A challenging political and macroeconomic environment in South Africa with nominal GDP growth and declining foreign direct investment The South African Rand that is at an all-time low against the US Dollar A slowdown of enrollment growth at AISJ compared to recent years South African visa requirements which have increased the cost of recruiting and retaining international staff.

In light of enrolment levels being flatter than in recent years, the Finance Committee will review and revise our long-term financial plan, considering potential trade-offs. Our financial plan will support our financial objectives, and will be guided by the overall vision, mission and strategic priorities of the school for coming years. Our independent auditors have completed the audit for the 2014-15 academic year. We have received an unqualified opinion. For your information, the full audit report is available on the AISJ website. We are confident about the financial sustainability of the organization to go forward with an ambitious strategic plan for the future. Esther Benjamin

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STATEMENT OF COMPREHENSIVE INCOME FOR YEAR ENDED 30 JUNE 2015 2015 R Revenue Other (Income) Expenses Operating Expenses Staff Cost Surplus from Operations Interest Received Finance Costs Total Comprehensive Income for the Year

2014 R

352 557 333 3 839 117 (88 523 022) (233 187 929) 34 685 499 5 928 567 (3 876 960) 36 737 106

312 106 318 3 590 564 (70 860 499) (184 971 585) 59 864 798 5 385 428 (4 426 523) 60 823 703

REVENUE

2015 10,2%

EXPENSES

2015

2014 10,2%

0,3%

0,5%

3,4% 2,5% 4,3% 1,1% 1,5%

0%

0% 7,6%

6,6% 6,2%

7,8%

81.9%

2014

Tuition Fees Transport Fees Meal Fees Capital Fees Income Entrance Fees

81.4%

1,3% 1,6%

3,6% 3% 3,5% 6,9% 5,7%

1,8%

72,7%

2,1%

72,8%

Administrative and School Wide Support Building and Grounds Maintenance and Security Depreciation Instructional Support Material Staff Cost Student Activities Teaching and Learning Technology Transportation

04


STATEMENT OF FINANCIAL POSITION FOR YEAR ENDED 30 JUNE 2015

Assets Non-Current Assets Property, Plant and Equipment Current Assets Trade and other Receivables Cash and Cash Equivalents Total Current Assets Total Assets

2015 R

2014 R

338 914 306

254 374 597

ASSETS 2015 4%

16 070 112 82 266 373 98 336 485 437 250 791

15 720 520 128 015 616 143 736 136 398 110 733

282 479 084

245 741 978

13% 19%

77%

6%

Reserves and Liabilities Reserves Retained Income

2014 4%

Non-Current Liabilities Finance Lease Liabilities Long-Term Loans Total Non-Current Liabilities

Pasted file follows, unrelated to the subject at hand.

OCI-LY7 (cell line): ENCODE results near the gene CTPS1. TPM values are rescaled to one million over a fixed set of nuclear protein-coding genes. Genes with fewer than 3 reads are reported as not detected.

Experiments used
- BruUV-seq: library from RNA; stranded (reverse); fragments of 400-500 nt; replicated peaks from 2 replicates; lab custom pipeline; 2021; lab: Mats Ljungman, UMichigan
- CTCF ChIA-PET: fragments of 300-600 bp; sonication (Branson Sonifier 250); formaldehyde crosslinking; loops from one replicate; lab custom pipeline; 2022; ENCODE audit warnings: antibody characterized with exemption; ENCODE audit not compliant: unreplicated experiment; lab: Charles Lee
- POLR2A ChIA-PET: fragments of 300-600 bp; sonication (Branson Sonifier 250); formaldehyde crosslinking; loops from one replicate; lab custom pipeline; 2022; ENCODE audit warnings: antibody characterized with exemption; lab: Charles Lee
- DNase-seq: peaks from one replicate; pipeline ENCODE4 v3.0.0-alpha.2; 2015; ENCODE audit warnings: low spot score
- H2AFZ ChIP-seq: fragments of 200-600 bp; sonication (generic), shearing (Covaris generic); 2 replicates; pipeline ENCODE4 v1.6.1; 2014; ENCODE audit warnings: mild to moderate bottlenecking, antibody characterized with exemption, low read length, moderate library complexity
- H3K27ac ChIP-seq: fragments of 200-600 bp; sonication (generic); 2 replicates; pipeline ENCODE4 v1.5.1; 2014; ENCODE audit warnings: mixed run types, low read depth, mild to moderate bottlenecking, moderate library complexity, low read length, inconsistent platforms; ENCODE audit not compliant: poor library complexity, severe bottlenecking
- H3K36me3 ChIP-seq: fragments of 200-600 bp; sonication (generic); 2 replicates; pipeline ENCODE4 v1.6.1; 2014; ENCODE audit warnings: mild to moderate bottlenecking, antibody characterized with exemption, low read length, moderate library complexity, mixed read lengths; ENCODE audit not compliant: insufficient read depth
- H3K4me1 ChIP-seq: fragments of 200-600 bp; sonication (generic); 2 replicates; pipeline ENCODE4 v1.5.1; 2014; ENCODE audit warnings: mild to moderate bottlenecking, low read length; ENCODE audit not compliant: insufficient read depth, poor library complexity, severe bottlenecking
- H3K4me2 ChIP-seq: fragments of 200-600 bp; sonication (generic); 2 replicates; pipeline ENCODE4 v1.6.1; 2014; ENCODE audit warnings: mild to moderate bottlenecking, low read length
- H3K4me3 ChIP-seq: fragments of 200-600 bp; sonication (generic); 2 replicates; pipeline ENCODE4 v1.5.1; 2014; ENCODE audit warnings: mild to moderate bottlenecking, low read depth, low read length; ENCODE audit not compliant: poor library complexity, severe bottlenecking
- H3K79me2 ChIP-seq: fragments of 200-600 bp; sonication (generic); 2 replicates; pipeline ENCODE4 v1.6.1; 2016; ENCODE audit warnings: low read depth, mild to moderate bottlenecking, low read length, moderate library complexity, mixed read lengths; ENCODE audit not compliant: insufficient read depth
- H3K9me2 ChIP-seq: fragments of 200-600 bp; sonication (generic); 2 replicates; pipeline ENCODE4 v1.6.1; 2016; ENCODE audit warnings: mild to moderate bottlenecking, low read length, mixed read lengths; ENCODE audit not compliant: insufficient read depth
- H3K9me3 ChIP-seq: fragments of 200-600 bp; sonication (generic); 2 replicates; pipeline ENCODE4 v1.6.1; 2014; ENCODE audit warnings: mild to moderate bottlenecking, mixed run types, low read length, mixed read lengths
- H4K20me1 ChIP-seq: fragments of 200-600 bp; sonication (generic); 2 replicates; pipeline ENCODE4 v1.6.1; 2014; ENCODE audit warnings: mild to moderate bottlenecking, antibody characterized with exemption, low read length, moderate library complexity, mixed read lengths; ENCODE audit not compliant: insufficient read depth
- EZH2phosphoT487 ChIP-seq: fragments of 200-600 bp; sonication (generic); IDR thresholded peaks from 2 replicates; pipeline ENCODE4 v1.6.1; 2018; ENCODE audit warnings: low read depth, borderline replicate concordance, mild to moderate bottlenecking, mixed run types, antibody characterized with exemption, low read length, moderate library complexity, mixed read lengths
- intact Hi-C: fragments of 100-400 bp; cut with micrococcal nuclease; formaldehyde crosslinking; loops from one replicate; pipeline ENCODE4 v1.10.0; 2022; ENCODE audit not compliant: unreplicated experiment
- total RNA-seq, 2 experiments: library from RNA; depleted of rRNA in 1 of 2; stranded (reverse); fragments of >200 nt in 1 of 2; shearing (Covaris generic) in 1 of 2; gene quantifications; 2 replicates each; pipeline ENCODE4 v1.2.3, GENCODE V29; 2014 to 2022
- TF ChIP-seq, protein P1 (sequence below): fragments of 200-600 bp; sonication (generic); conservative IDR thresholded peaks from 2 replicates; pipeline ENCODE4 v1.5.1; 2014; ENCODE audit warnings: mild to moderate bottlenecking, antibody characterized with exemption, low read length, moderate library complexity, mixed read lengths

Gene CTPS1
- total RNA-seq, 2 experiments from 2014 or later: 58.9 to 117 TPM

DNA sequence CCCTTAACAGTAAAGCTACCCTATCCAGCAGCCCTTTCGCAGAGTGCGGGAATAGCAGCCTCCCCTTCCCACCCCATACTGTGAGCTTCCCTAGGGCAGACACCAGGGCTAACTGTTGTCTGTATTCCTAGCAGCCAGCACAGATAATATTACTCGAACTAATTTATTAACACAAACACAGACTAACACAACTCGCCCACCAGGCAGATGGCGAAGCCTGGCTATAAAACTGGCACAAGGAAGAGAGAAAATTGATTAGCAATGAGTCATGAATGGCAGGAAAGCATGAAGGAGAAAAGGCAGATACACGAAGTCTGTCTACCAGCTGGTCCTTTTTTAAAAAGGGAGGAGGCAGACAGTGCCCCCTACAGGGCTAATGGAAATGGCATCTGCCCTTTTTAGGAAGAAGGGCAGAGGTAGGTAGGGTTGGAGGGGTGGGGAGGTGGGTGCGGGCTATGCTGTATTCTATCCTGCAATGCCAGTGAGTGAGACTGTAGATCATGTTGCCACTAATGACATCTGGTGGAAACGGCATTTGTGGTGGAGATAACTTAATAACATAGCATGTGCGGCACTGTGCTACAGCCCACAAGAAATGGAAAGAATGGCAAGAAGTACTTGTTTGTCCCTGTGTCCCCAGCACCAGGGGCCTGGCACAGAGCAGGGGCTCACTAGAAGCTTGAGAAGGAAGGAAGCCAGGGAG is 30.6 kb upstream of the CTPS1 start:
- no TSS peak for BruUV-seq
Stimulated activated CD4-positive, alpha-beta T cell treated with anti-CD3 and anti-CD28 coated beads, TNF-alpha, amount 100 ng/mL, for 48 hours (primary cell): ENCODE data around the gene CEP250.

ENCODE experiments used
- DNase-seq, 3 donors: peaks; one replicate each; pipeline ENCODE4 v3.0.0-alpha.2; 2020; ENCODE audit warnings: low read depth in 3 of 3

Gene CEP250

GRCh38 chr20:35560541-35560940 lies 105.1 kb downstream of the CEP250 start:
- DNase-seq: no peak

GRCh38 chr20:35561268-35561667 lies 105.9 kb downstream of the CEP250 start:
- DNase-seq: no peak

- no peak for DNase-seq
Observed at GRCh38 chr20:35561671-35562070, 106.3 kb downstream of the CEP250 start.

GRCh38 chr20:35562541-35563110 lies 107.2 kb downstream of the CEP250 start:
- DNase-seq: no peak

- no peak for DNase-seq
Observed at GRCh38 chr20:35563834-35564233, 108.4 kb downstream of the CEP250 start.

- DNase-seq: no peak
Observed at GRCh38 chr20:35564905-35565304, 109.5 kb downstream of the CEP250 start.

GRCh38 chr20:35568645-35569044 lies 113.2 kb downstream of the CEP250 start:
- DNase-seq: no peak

103 264 31 911 331 32 014 595

33 513 281 33 513 281

13% 64%

11%

32%

3%

19%

2%

05

Current Liabilities Trade and other Payables Income received in Advance Finance Lease Liabilities Short Term Loan Total Current Liabilities Total Equity and Liabilities

2%

11 305 548 104 352 185 77 819 7 021 560 122 757 112 437 250 791

13 445 347 98 675 127 6 735 000 118 855 474 398 110 733

Property, Plant and Equipment Trade and other Receivables Operational Reserves Bank Balances and Short-Term Deposits Capital Development Fund


VISION MISSION CORE BELIEFS

“Together we dare to imagine, inspire to succeed, and courageously make a difference” We are a diverse, international community providing a balanced and nurturing learning program that fosters personal growth, provides meaningful opportunities for achievement, and promotes positive contributions to society. We believe that...

• Honesty and integrity are fundamental • Inspired teaching and learning are essential for exemplary achievement and growth • A strong community is built through participation, communication, collaboration and mutual respect • Contributing positively to society is our responsibility • Respect for diversity encourages open‐mindedness and empathy • A culture of continuous improvement and accountability is critical to success • Creativity, adaptability and innovation empower us to thrive in a changing world

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GOALS

07

1

To deliver a rich and balanced learning program for all students that provides meaningful opportunities for achievement and personal growth.

2

To ensure that students' learning experiences are integrated through meaningful connections across the curriculum and delivered through an inquiry approach.

3

To meet the individual academic, social and emotional needs of each student through integrated systems and quality differentiated teaching.

4

To build a strong sense of belonging to a community, within, around and outside of the school.

5

To ensure that the school has the financial capacity and means to deliver and maintain a high quality international education.

6

To provide the facilities that enable us to deliver a rich and balanced learning program appropriate to the education of international students.


All students will achieve a high level of academic success.

Spring MAP Reading Test Results : Grade 3-8